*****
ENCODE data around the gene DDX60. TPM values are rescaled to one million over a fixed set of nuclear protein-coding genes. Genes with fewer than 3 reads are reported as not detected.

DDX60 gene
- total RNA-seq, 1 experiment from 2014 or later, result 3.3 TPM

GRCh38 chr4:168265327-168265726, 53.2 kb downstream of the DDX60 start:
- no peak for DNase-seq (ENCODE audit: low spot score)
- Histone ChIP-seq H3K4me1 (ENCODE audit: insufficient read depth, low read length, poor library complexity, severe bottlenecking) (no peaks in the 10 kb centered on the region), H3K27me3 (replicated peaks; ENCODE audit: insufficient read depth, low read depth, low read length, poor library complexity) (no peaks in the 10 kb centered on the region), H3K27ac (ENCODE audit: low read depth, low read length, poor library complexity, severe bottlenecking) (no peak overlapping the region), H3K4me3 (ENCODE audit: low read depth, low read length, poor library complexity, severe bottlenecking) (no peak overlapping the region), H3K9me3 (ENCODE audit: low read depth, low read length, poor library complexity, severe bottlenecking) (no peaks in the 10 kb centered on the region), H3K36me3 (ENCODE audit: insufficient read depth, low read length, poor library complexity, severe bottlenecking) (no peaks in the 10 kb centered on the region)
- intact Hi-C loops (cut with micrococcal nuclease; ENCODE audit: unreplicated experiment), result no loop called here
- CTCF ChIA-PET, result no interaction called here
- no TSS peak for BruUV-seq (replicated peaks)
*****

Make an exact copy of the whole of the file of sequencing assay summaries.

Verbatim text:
ENCODE data around the gene DDX60. TPM values are rescaled to one million over a fixed set of nuclear protein-coding genes. Genes with fewer than 3 reads are reported as not detected.

DDX60 gene
- total RNA-seq, 1 experiment from 2014 or later, result 3.3 TPM

GRCh38 chr4:168265327-168265726, 53.2 kb downstream of the DDX60 start:
- no peak for DNase-seq (ENCODE audit: low spot score)
- Histone ChIP-seq H3K4me1 (ENCODE audit: insufficient read depth, low read length, poor library complexity, severe bottlenecking) (no peaks in the 10 kb centered on the region), H3K27me3 (replicated peaks; ENCODE audit: insufficient read depth, low read depth, low read length, poor library complexity) (no peaks in the 10 kb centered on the region), H3K27ac (ENCODE audit: low read depth, low read length, poor library complexity, severe bottlenecking) (no peak overlapping the region), H3K4me3 (ENCODE audit: low read depth, low read length, poor library complexity, severe bottlenecking) (no peak overlapping the region), H3K9me3 (ENCODE audit: low read depth, low read length, poor library complexity, severe bottlenecking) (no peaks in the 10 kb centered on the region), H3K36me3 (ENCODE audit: insufficient read depth, low read length, poor library complexity, severe bottlenecking) (no peaks in the 10 kb centered on the region)
- intact Hi-C loops (cut with micrococcal nuclease; ENCODE audit: unreplicated experiment), result no loop called here
- CTCF ChIA-PET, result no interaction called here
- no TSS peak for BruUV-seq (replicated peaks)